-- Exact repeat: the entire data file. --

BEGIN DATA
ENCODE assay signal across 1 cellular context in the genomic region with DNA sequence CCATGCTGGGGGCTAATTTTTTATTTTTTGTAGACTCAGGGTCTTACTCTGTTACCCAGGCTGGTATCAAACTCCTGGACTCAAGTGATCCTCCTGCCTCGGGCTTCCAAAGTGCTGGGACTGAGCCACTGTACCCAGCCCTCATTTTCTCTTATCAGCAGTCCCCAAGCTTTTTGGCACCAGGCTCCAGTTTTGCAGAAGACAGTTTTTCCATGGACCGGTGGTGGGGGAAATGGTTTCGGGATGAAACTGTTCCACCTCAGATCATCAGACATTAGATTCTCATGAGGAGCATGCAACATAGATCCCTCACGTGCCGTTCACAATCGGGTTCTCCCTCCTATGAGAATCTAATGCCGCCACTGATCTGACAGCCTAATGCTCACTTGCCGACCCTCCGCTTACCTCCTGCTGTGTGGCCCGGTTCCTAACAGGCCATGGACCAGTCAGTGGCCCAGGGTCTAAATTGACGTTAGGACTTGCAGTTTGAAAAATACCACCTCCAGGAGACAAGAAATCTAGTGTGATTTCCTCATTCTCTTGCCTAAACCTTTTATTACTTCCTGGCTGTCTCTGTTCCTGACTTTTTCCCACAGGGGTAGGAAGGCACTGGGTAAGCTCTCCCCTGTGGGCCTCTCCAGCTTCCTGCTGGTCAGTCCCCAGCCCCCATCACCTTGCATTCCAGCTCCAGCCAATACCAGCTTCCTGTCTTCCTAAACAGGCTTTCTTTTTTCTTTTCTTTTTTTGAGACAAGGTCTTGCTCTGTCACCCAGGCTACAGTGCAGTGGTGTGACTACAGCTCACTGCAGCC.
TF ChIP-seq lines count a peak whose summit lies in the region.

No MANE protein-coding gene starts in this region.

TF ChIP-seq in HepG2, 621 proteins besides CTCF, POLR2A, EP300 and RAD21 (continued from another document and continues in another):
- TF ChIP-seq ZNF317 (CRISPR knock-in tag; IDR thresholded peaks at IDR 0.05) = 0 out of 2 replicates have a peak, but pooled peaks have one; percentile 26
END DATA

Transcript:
ENCODE assay signal across 1 cellular context in the genomic region with DNA sequence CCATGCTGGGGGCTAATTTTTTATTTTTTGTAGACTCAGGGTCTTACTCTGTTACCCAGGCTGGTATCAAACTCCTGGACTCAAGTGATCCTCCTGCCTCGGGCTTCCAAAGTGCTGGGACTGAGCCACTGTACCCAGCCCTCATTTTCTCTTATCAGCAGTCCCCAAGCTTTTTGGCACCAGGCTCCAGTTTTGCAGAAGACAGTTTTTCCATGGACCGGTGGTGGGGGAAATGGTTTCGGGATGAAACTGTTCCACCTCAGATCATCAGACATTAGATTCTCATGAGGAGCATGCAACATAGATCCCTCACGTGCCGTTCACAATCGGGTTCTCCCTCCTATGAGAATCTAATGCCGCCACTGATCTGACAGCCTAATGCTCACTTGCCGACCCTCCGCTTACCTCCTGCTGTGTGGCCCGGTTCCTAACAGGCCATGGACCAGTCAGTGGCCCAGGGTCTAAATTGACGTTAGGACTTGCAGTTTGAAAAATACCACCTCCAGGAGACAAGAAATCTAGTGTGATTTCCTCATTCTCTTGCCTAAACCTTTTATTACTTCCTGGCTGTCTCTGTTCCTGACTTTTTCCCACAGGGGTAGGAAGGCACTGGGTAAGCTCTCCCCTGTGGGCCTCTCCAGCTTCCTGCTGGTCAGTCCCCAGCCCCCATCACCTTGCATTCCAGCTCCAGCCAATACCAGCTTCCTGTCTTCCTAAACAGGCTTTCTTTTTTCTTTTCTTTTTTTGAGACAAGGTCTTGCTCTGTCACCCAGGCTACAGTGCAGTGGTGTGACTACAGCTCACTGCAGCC.
TF ChIP-seq lines count a peak whose summit lies in the region.

No MANE protein-coding gene starts in this region.

TF ChIP-seq in HepG2, 621 proteins besides CTCF, POLR2A, EP300 and RAD21 (continued from another document and continues in another):
- TF ChIP-seq ZNF317 (CRISPR knock-in tag; IDR thresholded peaks at IDR 0.05) = 0 out of 2 replicates have a peak, but pooled peaks have one; percentile 26